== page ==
- Jamaican politicians have just presented a bill that proposes to decriminalize the possession of small amounts of cannabis for therapeutic use, and gives a green light to the development of an industry capitalizing on its medicinal uses.
Believe it or not, in Jamaica cultivating and buying or selling marijuana has been punishable under the law for more than a century (specifically, since the Ganja Law of 1913). In the popular imagination, however, this country is closely associated with cannabis consumption, whether because the Rastafarian culture arose there, or because the king of reggae was born there, or because, as Usain Bolt himself has recognised, every young Jamaican learns to roll a joint, and tries marijuana at some point in his life.
In spite of all this, ganja continues to be illegal on the island that gave the world Bob Marley. Although illicit cultivation is down since the 60s, many people still grow, showing their plantations to visiting tourists without hesitation. Many visitors relate in detail how, on a kind of tour, they were plunged into a forest of cannabis where, in addition, they had to try the harvest so that their “guides” could be sure that they were not undercover agents.
A few months ago (back in March of 2014) Dinafem explained that Jamaica had begun a struggle to legalize marijuana. Now, after decades of insistence, the Government has given the green light to a bill to legalize the possession of small amounts of marijuana and to promote a legal therapeutic cannabis and industrial hemp industry. Parliamentary approval is required for the measure to take effect, but it already marks an eagerly-awaited step forward.
It is also hoped that this new legal situation will bolster domestic cultivation on a small scale, for which the most common option on the island is to germinate marijuana seeds, using the most locally popular strains.
In 2013 at the international conference that organised the Ganja Law Reform Coalition (in favour of reforming the marijuana law), prime minister Bruce Golding admitted that it was essential to take measures. Spurred by the dramatic advances in some nearby countries, Golding stated that the government would review the issue “in light of recent events” in Latin America. That was almost two years ago.
According to Golding, and the bill that his cabinet has just approved, the authorities will establish a system of licenses to grow, sell and distribute marijuana for “medical, scientific and therapeutic aims”. If the measure is approved those who hold this license will be able to keep up to 56 grams of cannabis, cultivate up to five plants. It also provides for something that would be unprecedented: Rastafarians could use the plant legally for religious purposes, for the first time in the island's history.
Although the Jamaican government has realised that prohibitionist policies have failed, marijuana consumers will not be able to consume in public spaces, which will be expressly prohibited.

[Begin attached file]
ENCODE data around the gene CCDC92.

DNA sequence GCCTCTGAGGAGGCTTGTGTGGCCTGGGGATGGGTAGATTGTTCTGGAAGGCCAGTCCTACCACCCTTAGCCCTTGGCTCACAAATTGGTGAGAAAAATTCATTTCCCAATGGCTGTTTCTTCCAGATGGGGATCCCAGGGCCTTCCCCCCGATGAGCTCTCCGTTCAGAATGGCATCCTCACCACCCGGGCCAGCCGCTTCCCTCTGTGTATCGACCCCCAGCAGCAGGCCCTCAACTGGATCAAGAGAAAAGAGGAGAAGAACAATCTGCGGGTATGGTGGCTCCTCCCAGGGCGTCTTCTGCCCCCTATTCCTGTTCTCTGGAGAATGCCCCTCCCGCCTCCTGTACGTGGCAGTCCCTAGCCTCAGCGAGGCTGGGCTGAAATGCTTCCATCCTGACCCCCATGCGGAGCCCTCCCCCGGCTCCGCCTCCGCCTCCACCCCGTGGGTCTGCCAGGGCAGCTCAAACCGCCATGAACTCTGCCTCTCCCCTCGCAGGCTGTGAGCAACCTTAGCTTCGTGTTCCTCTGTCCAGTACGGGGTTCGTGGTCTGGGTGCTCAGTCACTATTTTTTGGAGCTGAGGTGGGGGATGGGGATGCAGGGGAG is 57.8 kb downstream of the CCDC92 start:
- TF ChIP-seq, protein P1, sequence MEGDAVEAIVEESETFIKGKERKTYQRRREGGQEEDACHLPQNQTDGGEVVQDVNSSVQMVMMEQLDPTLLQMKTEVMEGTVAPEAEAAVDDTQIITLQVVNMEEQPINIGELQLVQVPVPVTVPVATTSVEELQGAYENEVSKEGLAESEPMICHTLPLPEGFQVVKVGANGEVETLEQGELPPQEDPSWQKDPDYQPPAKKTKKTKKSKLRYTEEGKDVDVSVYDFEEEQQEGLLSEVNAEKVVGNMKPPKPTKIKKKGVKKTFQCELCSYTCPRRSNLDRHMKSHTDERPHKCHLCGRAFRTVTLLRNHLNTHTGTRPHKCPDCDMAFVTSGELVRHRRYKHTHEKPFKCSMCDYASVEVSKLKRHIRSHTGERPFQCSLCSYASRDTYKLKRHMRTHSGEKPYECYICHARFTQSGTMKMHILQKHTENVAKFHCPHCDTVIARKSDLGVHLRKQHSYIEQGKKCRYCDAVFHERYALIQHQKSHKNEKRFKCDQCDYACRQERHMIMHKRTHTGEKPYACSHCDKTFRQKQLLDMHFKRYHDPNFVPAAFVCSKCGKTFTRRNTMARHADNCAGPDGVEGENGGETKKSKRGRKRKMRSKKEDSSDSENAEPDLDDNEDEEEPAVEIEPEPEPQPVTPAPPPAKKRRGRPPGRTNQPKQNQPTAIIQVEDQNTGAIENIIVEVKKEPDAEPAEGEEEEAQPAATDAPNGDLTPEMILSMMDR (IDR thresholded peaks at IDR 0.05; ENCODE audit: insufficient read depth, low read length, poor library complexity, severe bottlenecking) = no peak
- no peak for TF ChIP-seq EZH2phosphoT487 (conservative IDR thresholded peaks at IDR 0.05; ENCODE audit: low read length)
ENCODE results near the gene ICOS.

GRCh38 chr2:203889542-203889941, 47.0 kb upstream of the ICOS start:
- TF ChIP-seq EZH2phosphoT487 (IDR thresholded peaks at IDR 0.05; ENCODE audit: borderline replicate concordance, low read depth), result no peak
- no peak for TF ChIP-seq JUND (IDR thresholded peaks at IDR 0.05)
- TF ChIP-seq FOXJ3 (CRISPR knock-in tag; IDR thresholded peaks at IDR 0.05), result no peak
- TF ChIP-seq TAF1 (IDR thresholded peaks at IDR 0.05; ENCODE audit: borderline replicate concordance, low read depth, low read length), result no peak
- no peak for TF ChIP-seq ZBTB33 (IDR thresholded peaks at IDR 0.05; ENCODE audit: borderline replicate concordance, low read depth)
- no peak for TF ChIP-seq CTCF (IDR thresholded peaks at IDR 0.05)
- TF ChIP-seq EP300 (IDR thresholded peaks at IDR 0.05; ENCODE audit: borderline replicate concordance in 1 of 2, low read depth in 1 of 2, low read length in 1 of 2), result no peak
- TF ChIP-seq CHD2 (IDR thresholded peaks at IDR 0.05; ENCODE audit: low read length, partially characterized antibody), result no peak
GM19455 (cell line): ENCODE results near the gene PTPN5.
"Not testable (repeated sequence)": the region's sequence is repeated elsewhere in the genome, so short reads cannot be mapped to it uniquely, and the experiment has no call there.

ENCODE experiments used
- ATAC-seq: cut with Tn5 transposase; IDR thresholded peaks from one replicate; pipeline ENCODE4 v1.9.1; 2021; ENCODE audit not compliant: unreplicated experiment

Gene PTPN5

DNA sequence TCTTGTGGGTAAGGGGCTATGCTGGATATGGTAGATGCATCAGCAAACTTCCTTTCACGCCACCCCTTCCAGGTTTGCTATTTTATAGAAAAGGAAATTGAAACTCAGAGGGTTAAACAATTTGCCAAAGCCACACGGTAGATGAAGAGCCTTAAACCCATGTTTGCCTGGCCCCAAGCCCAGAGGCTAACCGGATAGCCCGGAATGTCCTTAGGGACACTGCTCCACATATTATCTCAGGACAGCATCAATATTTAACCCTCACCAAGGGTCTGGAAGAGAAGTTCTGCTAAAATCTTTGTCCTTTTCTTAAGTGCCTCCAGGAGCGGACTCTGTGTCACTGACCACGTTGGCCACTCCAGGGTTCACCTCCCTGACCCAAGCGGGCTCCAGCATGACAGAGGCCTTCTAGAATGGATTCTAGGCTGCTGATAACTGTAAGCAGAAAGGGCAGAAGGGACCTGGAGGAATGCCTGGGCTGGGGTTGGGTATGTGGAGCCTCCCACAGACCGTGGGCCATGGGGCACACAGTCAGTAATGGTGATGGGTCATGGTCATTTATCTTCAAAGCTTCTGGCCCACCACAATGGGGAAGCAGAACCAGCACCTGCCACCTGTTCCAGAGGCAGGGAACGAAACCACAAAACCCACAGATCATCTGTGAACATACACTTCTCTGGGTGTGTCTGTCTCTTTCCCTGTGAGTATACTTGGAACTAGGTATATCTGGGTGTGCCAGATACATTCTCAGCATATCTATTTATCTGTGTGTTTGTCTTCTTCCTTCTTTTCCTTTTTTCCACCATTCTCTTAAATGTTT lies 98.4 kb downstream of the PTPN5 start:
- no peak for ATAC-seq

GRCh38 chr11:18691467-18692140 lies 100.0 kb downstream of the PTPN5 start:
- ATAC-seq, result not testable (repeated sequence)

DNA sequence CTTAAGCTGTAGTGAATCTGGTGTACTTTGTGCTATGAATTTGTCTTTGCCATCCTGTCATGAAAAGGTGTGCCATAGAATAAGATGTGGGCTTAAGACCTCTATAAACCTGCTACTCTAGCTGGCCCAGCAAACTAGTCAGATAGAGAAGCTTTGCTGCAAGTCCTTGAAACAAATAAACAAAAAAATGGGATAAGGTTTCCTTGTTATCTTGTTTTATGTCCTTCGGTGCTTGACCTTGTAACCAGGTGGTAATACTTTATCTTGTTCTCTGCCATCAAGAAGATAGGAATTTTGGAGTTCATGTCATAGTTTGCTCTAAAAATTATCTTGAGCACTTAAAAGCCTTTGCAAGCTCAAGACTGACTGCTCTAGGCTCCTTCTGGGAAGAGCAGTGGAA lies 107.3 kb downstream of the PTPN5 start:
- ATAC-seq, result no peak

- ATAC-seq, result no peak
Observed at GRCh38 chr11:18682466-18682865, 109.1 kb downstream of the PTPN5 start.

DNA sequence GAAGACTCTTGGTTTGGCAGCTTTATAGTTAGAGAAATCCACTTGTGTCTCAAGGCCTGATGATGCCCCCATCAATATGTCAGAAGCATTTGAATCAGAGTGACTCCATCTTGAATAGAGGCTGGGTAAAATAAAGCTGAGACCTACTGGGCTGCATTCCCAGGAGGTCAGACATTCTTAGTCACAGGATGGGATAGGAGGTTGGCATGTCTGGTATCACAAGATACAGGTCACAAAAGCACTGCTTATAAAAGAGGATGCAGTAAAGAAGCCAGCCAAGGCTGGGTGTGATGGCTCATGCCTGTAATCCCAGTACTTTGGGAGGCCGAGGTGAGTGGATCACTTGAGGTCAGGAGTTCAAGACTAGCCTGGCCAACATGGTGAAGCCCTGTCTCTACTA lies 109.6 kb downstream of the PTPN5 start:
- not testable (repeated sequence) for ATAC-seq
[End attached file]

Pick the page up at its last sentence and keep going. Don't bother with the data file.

With respect to plants cultivated for scientific and research aims, the new law would allow the growing and use of marijuana under the supervision of a body accredited by the Scientific Research Council. The minister responsible for science and technology will also be able to authorise certain institutions or people to grow marijuana for these purposes.
Golding has recognized that Jamaica ought to position itself to take advantage “of the great opportunities that this emergent industry offers,” since, as pointed out by Delano Seiveright, director of the work group for medical research and the commercial use of marijuana in Jamaica, the cannabis industry on the island is lagging far behind other places in the Caribbean.
Last year Kamla Persad-Bissessar, the prime minister of Trinidad and Tobago, and, at the time, acting president of the Community of the Caribbean (Caricom), commissioned from this organization's Secretary General a report addressing the benefits that marijuana legalization could bring to the region. At that time the president of San Vicente, Ralph Gonsalves, warned his countrymen that it was urgent to take measures to “catch the train” before it left the station.
In his letter he observed that the United States was already “way ahead of other countries” in the legitimation, cultivation, research, production and distribution of pharmaceutical and cosmetic products. He also encouraged his counterparts in the area to take measures to together exploit cannabis's medicinal properties and take advantage of its potential to bring greater profits to a potentially multimillion-dollar industry.
In Jamaica plans call for a parliamentary debate to defend this historic law to begin on Friday, 30 January, after the bill is presented to the Senate. Many are aware that legalisation in the Caribbean country could even help the island to overcome the economic crisis that is plaguing it.
In addition, a portion of the revenues from this industry will be earmarked for social, educational and health-related activities, and, specifically, to sponsor a public campaign to educate teenagers about cannabis and drug consumption, and for the financing of scientific research on specific medical uses, as well as to provide additional support for the implementation of a new regulatory system that will govern all the aspects related to the plant on this island.